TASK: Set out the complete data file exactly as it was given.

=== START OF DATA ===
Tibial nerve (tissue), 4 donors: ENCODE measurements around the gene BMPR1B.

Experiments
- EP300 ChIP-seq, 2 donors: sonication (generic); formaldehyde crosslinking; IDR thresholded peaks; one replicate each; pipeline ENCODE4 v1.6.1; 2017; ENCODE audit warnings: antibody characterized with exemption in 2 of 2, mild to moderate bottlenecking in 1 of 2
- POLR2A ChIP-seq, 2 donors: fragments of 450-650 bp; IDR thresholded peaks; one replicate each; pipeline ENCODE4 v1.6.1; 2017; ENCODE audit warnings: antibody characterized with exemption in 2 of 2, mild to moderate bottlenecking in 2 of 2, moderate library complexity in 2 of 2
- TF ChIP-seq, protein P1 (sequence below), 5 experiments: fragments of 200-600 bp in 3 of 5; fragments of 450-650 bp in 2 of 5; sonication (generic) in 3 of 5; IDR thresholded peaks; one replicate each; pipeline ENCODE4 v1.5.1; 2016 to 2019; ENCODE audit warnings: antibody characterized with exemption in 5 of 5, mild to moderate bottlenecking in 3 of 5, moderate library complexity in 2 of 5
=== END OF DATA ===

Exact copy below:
Tibial nerve (tissue), 4 donors: ENCODE measurements around the gene BMPR1B.

Experiments
- EP300 ChIP-seq, 2 donors: sonication (generic); formaldehyde crosslinking; IDR thresholded peaks; one replicate each; pipeline ENCODE4 v1.6.1; 2017; ENCODE audit warnings: antibody characterized with exemption in 2 of 2, mild to moderate bottlenecking in 1 of 2
- POLR2A ChIP-seq, 2 donors: fragments of 450-650 bp; IDR thresholded peaks; one replicate each; pipeline ENCODE4 v1.6.1; 2017; ENCODE audit warnings: antibody characterized with exemption in 2 of 2, mild to moderate bottlenecking in 2 of 2, moderate library complexity in 2 of 2
- TF ChIP-seq, protein P1 (sequence below), 5 experiments: fragments of 200-600 bp in 3 of 5; fragments of 450-650 bp in 2 of 5; sonication (generic) in 3 of 5; IDR thresholded peaks; one replicate each; pipeline ENCODE4 v1.5.1; 2016 to 2019; ENCODE audit warnings: antibody characterized with exemption in 5 of 5, mild to moderate bottlenecking in 3 of 5, moderate library complexity in 2 of 5